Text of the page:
The United States is appealing to London’s Royal Courts of Justice to extradite WikiLeaks founder Julian Assange. The appeal comes in response to a January finding by a London District Court which ruled against Assange’s extradition. Assange is accused of espionage and computer misuse by the US government. If extradited, he could face up to 175 years imprisonment.
Assange is an Australian publisher, activist, and founder of the non-profit organisation WikiLeaks. He found himself in the global spotlight in 2010 when WikiLeaks published documents revealing undisclosed details of the US government’s actions throughout the wars in Iraq and Afghanistan. The leaks included evidence of the US killing unarmed civilians and journalists.
The US alleges that Assange colluded with whistleblower and army intelligence analyst Chelsea Manning to illegally obtain classified information.
The London court determined earlier this year that Assange’s history of mental health issues mean he may be at risk of taking his own life if held in a US federal prison.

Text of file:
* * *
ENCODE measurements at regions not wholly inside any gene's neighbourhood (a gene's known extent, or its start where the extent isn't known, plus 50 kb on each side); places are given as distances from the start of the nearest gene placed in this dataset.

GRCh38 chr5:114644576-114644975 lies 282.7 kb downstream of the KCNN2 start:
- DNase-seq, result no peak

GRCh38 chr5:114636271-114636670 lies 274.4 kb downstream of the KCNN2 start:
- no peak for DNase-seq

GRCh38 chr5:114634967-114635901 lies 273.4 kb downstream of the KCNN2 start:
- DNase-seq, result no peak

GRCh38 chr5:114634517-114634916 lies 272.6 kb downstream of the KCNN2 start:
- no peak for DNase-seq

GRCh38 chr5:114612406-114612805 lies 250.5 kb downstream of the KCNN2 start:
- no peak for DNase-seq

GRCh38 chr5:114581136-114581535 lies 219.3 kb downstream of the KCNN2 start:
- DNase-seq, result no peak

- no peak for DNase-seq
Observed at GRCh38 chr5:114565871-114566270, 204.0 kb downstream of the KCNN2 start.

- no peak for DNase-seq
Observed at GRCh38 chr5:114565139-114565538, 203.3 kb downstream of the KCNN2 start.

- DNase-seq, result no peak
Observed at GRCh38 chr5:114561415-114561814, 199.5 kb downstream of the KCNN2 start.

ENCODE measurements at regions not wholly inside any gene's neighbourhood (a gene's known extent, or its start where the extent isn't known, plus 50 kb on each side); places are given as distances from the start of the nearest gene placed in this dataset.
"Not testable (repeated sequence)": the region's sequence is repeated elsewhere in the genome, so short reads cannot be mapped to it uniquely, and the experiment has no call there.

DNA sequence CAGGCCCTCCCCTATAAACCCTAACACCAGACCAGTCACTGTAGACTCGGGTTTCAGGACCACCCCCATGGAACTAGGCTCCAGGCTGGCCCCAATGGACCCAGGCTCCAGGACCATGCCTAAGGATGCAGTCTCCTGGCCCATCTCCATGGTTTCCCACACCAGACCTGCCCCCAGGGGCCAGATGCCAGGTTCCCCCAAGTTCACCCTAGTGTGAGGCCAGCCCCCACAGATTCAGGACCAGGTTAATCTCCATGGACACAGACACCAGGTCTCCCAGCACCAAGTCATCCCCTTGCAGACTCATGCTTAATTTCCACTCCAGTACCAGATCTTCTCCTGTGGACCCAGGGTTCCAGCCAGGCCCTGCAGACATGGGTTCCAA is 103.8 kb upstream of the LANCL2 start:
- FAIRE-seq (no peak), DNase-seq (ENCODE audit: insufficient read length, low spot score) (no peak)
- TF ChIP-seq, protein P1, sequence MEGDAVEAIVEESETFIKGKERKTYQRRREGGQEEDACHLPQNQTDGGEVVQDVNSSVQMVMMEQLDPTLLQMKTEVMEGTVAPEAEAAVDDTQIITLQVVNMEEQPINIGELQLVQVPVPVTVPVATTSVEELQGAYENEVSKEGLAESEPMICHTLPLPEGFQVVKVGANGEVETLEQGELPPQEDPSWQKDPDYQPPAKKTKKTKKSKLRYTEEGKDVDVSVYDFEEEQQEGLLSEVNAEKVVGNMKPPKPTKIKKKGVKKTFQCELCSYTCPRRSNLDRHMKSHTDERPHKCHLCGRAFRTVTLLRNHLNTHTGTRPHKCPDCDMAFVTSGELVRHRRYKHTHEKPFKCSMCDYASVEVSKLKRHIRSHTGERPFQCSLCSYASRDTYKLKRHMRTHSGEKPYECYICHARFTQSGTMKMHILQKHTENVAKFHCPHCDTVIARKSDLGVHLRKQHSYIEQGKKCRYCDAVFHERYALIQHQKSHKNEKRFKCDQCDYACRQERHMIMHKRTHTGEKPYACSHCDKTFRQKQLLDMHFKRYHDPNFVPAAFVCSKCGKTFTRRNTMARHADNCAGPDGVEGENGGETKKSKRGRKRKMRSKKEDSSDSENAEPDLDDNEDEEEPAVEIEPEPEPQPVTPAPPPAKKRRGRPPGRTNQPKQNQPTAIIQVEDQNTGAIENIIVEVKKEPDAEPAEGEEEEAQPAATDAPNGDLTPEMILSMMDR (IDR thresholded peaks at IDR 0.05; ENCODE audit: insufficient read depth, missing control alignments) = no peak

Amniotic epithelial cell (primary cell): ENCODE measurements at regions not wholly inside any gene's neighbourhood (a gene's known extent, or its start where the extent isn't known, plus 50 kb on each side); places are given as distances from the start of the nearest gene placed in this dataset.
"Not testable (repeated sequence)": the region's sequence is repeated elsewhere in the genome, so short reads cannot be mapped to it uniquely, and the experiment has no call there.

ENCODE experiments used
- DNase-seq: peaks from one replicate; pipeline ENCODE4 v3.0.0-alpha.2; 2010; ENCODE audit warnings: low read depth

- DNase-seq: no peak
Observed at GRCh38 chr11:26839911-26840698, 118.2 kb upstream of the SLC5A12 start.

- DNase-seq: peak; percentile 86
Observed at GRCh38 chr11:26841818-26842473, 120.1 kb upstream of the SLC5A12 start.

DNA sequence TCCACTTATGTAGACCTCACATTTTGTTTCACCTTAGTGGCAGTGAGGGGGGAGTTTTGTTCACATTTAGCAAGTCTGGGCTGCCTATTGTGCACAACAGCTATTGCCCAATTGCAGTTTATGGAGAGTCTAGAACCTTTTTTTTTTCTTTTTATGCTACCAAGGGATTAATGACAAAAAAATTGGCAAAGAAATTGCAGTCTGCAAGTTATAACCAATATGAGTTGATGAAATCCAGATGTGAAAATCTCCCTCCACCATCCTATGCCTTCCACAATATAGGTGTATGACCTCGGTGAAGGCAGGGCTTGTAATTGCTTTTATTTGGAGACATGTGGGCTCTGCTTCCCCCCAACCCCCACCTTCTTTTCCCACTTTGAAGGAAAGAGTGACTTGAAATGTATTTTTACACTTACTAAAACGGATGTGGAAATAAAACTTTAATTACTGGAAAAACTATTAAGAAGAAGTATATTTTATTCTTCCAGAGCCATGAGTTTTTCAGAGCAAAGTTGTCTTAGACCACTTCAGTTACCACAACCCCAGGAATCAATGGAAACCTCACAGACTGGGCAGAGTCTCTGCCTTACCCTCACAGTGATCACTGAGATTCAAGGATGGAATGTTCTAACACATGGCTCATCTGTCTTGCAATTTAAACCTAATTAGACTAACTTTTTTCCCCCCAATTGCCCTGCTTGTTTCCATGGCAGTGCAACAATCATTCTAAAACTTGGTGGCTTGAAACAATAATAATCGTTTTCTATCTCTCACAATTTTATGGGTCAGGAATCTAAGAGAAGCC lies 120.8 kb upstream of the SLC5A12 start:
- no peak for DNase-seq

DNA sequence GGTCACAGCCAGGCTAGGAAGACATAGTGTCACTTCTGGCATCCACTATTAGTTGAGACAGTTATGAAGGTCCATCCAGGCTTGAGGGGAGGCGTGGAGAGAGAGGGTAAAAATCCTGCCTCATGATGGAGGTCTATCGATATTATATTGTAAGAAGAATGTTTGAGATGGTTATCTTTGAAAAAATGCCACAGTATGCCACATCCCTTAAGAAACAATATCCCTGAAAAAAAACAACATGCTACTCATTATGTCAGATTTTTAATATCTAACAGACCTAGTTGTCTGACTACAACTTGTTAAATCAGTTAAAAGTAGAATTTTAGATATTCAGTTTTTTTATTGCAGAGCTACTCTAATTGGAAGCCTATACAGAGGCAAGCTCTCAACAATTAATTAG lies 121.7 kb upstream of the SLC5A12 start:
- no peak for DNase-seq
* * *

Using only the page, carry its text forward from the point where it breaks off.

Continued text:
“We maintain that the district judge was wrong to come to the conclusion she did,” said James Lewis, a lawyer speaking on behalf of the US.
During the appeal the US claimed they would not subject Assange to any strict detention conditions, also known as Special Administrative Measures (SAMs). Representatives of the US now say that any possible punishments imposed on Assange could be served in an Australian prison.
Assange’s lawyers argue that, as he was acting as a journalist during the 2010 leak, he should be protected from prosecution by First Amendment protections of free speech.
Amnesty International has come out in support of Assange, saying the US must drop all charges.
“The US government’s unrelenting pursuit of Julian Assange for having published disclosed documents that included possible war crimes committed by the US military is nothing short of a full-scale assault on the right to freedom of expression,” Amnesty International recently wrote on their website.
“It is a damning indictment that nearly 20 years on, virtually no one responsible for alleged US war crimes committed in the course of the Afghanistan and Iraq wars has been held accountable, let alone prosecuted, and yet a publisher who exposed such crimes is potentially facing a lifetime in jail,” said Amnesty’s Secretary General Agnès Callamard.